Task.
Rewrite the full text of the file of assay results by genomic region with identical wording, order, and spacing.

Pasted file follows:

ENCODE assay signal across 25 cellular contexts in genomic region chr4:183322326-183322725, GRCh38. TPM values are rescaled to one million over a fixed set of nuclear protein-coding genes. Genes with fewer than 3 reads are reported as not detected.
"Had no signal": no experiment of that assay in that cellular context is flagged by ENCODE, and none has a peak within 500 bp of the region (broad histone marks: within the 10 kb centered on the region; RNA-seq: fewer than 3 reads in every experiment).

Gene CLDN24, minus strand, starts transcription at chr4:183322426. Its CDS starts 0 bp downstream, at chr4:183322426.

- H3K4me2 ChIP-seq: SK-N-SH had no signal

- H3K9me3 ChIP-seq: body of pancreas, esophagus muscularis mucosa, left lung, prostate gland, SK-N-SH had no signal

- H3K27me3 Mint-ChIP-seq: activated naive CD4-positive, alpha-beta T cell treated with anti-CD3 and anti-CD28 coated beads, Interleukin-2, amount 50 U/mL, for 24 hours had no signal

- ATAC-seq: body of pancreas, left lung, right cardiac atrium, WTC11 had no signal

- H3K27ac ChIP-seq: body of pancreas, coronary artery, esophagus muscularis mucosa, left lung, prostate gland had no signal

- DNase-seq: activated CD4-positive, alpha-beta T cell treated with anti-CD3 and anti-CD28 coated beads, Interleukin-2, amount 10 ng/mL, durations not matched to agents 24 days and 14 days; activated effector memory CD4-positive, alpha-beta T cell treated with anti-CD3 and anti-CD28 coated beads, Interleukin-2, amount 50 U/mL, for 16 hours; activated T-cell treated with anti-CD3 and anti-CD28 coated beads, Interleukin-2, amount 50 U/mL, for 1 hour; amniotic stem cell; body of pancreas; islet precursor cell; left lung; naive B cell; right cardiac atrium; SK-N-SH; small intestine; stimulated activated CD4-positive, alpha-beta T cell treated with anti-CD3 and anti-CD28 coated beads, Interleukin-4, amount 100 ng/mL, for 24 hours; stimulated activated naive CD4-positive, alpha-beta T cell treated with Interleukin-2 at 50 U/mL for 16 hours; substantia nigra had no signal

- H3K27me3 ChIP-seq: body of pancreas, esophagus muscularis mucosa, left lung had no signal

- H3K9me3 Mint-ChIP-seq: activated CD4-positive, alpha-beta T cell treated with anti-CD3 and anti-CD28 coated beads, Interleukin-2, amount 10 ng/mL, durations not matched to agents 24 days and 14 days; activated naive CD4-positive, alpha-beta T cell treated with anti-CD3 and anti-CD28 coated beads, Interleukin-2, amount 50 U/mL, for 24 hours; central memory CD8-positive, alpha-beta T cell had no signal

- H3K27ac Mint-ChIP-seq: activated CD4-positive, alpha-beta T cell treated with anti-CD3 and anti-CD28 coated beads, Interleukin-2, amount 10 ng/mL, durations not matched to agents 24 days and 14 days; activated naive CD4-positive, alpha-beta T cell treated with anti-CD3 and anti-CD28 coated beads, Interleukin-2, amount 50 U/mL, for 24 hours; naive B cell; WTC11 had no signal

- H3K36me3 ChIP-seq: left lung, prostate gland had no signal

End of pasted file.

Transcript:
ENCODE assay signal across 25 cellular contexts in genomic region chr4:183322326-183322725, GRCh38. TPM values are rescaled to one million over a fixed set of nuclear protein-coding genes. Genes with fewer than 3 reads are reported as not detected.
"Had no signal": no experiment of that assay in that cellular context is flagged by ENCODE, and none has a peak within 500 bp of the region (broad histone marks: within the 10 kb centered on the region; RNA-seq: fewer than 3 reads in every experiment).

Gene CLDN24, minus strand, starts transcription at chr4:183322426. Its CDS starts 0 bp downstream, at chr4:183322426.

- H3K4me2 ChIP-seq: SK-N-SH had no signal

- H3K9me3 ChIP-seq: body of pancreas, esophagus muscularis mucosa, left lung, prostate gland, SK-N-SH had no signal

- H3K27me3 Mint-ChIP-seq: activated naive CD4-positive, alpha-beta T cell treated with anti-CD3 and anti-CD28 coated beads, Interleukin-2, amount 50 U/mL, for 24 hours had no signal

- ATAC-seq: body of pancreas, left lung, right cardiac atrium, WTC11 had no signal

- H3K27ac ChIP-seq: body of pancreas, coronary artery, esophagus muscularis mucosa, left lung, prostate gland had no signal

- DNase-seq: activated CD4-positive, alpha-beta T cell treated with anti-CD3 and anti-CD28 coated beads, Interleukin-2, amount 10 ng/mL, durations not matched to agents 24 days and 14 days; activated effector memory CD4-positive, alpha-beta T cell treated with anti-CD3 and anti-CD28 coated beads, Interleukin-2, amount 50 U/mL, for 16 hours; activated T-cell treated with anti-CD3 and anti-CD28 coated beads, Interleukin-2, amount 50 U/mL, for 1 hour; amniotic stem cell; body of pancreas; islet precursor cell; left lung; naive B cell; right cardiac atrium; SK-N-SH; small intestine; stimulated activated CD4-positive, alpha-beta T cell treated with anti-CD3 and anti-CD28 coated beads, Interleukin-4, amount 100 ng/mL, for 24 hours; stimulated activated naive CD4-positive, alpha-beta T cell treated with Interleukin-2 at 50 U/mL for 16 hours; substantia nigra had no signal

- H3K27me3 ChIP-seq: body of pancreas, esophagus muscularis mucosa, left lung had no signal

- H3K9me3 Mint-ChIP-seq: activated CD4-positive, alpha-beta T cell treated with anti-CD3 and anti-CD28 coated beads, Interleukin-2, amount 10 ng/mL, durations not matched to agents 24 days and 14 days; activated naive CD4-positive, alpha-beta T cell treated with anti-CD3 and anti-CD28 coated beads, Interleukin-2, amount 50 U/mL, for 24 hours; central memory CD8-positive, alpha-beta T cell had no signal

- H3K27ac Mint-ChIP-seq: activated CD4-positive, alpha-beta T cell treated with anti-CD3 and anti-CD28 coated beads, Interleukin-2, amount 10 ng/mL, durations not matched to agents 24 days and 14 days; activated naive CD4-positive, alpha-beta T cell treated with anti-CD3 and anti-CD28 coated beads, Interleukin-2, amount 50 U/mL, for 24 hours; naive B cell; WTC11 had no signal

- H3K36me3 ChIP-seq: left lung, prostate gland had no signal